But whether the case is to be determined solely by the terms of New Amsterdam's policy, read in the light of the rental agreement, is a matter which cannot be finally decided on this record. Nationwide has filed Bellows' affidavit, in support of its motion for summary judgment and that affidavit is to the effect that Bellows was led to believe, at the time he rented the car, that he might take it where he pleased. The affidavit thus suggests that oral permission to take the car outside of the District of Columbia was given, the requirement of written permission being waived, that the parties waived in its entirety the requirement of the contract that permission was needed to take the car outside of the District of Columbia, that Jet is estopped to deny Bellows' permission, or possibly even that the parties made a new and superseding oral contract after the written contract was integrated. Cf. Jackson v. District of Columbia, 200 A. 2d 199 (D.C.App.1964). These possible answers to the apparent meaning of the written documents must await evaluation and determination until an evidentiary hearing.
New Amsterdam's policy was not made applicable to Bellows for an accident in West Virginia by the District of Columbia Taxicab Insurance Act of 1958. On its face the statute has application to persons who rent passenger motor vehicles "for hire;" not, as Nationwide contends, to all persons who rent motor vehicles. "For hire" is usually a word of art and, in the field of transportation, denotes a common or contract carrier. Jet was clearly not these. It rented automobiles; it did not sell a transportation service as such. While it rented automobiles for a charge, it specifically prohibited its lessees from using the vehicles rented to them for the transportation of persons or property "for hire;" and nothing in this record gives support to any claim that Bellows was transporting the two fellow-students, who were with him when the accident occurred, for hire.
While the Act has not been authoritatively interpreted by any decision to which we are referred by counsel, or which we have found, as to whether Jet, or persons doing a similar business, are within the terms of the Act, the administrative interpretation that they were not is entitled to weight. On two occasions on which the United States Court of Appeals for the District of Columbia has had occasion to refer to the Act, it has characterized it as a statute intended by Congress to regulate the operation of taxicabs as common carriers. Thompson v. Amalgamated Casualty Ins. Co., 92 U.S.App.D.C. 307, 207 F.2d 214 (1953); Bennett v. Amalgamated Casualty Ins. Co., supra. We conclude that the Act had no application to Jet in this case.
It is true, as Nationwide argues, that in Smith v. Indemnity Insurance Co. of North America, 115 U.S.App.D.C. 295, 318 F.2d 266 (1963), it was held, with a dissent by Bastian, J., that a decedent killed while he was driving a Hertz Rent-A-Car automobile to go to an airport as part of his return from a business convention was killed while in "any land conveyance licensed for the transportation of passengers for hire" (emphasis supplied) within the meaning of a policy of accident insurance providing coverage against that hazard. A fair reading of the majority opinion, however, makes clear that the deciding factor in that decision, absent in the instant case, was that an insurance policy should be construed strictly against the insurer.3 This, coupled with the fact that the deciding court was the same court which had decided the Thompson and Bennett cases and treated the Act as applicable only to common carriers leads us to conclude that the Smith case does not require a contrary result.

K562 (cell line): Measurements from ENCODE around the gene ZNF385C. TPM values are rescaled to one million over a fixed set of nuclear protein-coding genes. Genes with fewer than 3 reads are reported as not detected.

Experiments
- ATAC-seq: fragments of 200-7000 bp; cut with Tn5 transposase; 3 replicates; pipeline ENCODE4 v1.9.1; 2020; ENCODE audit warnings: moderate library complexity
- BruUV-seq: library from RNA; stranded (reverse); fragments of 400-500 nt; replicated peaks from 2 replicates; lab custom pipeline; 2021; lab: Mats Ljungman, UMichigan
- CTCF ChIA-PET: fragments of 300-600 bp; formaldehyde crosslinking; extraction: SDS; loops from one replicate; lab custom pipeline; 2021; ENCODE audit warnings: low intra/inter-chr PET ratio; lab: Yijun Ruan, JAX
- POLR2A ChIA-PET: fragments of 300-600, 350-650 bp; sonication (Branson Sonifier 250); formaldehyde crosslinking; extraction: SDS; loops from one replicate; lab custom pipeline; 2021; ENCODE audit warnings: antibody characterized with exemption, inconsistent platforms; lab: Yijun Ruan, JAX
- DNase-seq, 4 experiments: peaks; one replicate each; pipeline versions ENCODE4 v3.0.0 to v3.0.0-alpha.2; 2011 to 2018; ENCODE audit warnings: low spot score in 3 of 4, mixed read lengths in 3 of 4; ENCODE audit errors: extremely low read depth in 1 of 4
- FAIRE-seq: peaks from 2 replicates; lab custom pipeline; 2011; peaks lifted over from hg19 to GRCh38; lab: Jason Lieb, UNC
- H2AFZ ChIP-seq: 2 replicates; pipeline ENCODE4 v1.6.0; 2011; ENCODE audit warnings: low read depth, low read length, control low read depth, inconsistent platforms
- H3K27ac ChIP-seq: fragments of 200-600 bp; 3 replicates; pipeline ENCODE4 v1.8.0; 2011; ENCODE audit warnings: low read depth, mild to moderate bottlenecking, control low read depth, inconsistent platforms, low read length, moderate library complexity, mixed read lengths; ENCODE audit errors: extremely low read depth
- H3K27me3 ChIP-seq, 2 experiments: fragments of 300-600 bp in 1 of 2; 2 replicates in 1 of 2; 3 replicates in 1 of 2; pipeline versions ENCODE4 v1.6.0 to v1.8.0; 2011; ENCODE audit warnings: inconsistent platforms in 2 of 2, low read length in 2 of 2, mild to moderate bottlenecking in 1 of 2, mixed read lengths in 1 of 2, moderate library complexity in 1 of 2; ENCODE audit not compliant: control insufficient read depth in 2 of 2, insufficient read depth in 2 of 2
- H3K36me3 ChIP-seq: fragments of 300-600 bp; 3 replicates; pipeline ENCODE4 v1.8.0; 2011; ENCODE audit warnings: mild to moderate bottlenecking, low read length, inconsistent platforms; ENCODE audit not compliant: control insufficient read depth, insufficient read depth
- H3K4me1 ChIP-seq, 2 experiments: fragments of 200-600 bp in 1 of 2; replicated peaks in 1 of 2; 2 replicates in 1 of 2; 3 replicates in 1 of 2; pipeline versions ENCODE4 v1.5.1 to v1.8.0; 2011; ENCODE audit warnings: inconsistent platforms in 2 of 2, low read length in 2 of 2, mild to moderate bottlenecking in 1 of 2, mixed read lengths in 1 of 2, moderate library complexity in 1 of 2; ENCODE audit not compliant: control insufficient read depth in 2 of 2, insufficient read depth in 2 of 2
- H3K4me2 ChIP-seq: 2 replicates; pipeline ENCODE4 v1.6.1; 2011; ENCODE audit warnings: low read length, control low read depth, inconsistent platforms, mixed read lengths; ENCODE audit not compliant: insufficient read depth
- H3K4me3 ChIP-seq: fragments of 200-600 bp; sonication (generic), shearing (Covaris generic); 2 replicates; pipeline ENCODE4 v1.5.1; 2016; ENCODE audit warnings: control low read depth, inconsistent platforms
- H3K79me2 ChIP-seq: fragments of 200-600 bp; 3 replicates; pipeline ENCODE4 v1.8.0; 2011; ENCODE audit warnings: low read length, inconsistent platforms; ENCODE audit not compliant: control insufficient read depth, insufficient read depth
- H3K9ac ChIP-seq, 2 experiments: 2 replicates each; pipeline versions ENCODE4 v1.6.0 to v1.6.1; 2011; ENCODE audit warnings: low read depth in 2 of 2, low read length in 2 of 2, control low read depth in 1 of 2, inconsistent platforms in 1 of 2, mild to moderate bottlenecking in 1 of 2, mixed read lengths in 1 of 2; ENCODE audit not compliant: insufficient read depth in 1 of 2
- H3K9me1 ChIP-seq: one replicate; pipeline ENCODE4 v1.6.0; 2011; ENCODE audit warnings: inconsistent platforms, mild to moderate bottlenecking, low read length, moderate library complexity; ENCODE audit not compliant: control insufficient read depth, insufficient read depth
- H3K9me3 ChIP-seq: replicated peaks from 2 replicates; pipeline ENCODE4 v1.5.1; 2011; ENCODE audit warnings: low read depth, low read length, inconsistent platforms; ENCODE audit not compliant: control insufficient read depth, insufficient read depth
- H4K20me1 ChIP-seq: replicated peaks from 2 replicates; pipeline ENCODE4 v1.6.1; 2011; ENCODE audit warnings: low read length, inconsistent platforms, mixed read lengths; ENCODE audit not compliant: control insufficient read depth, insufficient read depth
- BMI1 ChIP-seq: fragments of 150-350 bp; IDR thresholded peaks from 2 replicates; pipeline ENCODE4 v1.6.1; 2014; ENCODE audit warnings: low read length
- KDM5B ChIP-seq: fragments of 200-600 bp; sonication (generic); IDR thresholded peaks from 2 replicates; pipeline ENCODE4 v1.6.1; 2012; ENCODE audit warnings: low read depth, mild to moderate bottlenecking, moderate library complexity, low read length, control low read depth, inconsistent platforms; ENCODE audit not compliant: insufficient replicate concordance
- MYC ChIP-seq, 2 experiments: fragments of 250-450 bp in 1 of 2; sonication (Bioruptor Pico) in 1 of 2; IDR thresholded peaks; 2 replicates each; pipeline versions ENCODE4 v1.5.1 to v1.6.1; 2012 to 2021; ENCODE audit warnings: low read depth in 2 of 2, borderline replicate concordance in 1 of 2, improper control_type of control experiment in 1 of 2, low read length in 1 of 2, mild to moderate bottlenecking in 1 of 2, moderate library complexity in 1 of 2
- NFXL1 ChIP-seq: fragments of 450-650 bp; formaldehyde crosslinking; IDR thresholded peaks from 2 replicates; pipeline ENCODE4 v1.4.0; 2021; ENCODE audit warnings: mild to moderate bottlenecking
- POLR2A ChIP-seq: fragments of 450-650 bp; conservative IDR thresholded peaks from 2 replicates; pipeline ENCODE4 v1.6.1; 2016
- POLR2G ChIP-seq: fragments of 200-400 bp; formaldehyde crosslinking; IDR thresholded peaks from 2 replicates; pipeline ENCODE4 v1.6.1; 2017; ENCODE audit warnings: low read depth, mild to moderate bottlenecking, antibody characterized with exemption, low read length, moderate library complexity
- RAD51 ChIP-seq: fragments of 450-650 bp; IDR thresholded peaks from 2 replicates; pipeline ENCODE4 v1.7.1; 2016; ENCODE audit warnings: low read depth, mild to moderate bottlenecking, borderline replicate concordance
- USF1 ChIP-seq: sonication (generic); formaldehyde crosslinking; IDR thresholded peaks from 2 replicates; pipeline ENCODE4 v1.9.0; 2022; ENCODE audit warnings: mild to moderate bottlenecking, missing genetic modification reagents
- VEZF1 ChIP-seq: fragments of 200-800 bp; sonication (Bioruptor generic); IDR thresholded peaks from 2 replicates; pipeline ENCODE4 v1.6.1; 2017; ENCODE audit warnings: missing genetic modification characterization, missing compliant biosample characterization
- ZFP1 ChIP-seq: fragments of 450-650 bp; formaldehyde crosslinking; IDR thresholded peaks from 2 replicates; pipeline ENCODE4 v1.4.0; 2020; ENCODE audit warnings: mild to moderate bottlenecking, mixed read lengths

We reverse the judgement of the district court, and remand the case for further proceedings in accordance with the views expressed herein.
Reversed and remanded.
CRAVEN, Circuit Judge (concurring):
Anyone who has rented a car from Hertz, Avis, or even Jet knows the printed contract comes with the car — sometimes shoved in the glove compartment as you drive off. Its terms are not freely negotiated between coequal parties. Such circumstances do not necessarily invalidate the provisions of the printed contract as between the parties, but certainly the true nature of the transaction ought to be considered in interpreting and applying the purported agreement as it affects others — especially victims of motor vehicle collisions.
The ordinary common sense meaning of an omnibus clause in an insurance policy ought not be changed by reference to a not so sacrosanct printed contract of rental. In my opinion, Bellows had "permission" to drive the rental car within the meaning of the omnibus clause in the New Amsterdam policy. That he was driving it seventy-five miles away from where he should have been under the rental contract, however important in other relationships, e. g., agency, should be an irrelevancy to liability coverage. Exclusions of coverage belong in insurance policies — not in printed rental contracts.
In Chatfield v. Farm Bureau Mut. Auto. Ins. Co., 208 F.2d 250, 256 (4th Cir. 1953), Judge Dobie spoke eloquently of the duty of this court in construing omnibus clauses in insurance policies:
"Our own decisions, we think, show a strong tendency toward a liberal interpretation, in favor of the insured, of the `omnibus clause.' This clause should not be construed and applied, from a purely analytical viewpoint, under a literal interpretation of the words of the policy. The spirit, not the letter, should control. Statutes requiring the insertion of the `omnibus clause' in automobile liability policies reflect a clear cut policy to protect the public. They should be construed and applied so as to carry out this policy."1
I concur in the result.
Because we review a judgment entered on motion for summary judgment, we put aside this disputed fact. On remand this issue may be litigated if the parties so desire
In stating this conclusion, we also state what we do not decide. We are aware that because of the geography of the District of Columbia, and the spillover of urban development into nearby Maryland and Virginia, a person renting a car in the District of Columbia and desiring to go from one place in the District to another might quite innocently traverse a portion of an adjoining state and unfortunately have an automobile accident in the latter. We do not think, however, that a 75 mile trip into West Virginia is such a minor deviation as we have suggested might sometime occur. Cf. Collins v. New York Cas. Co., 140 W.Va. 1, 82 S.E.2d 288 (1954); Senator Cab Co. v. Rothberg, 42 A.2d 245 (D.C.Mun.App.1945). We express no opinion on the minor deviation case; we will decide it if and when it is appropriately presented
"Though we cannot say the policy clearly covers the case or that the construction adopted by the District Court [non-coverage] is not a reasonable one, we cannot escape the conviction that the circumstances which transpired, considered with the language of the policy, give rise to a considerable doubt that the courts should read the policy to exclude this accident from its coverage. When that doubt is resolved favorably to the insured, as it must be, such conclusion cannot be upheld." Id., 318 F.2d at p. 269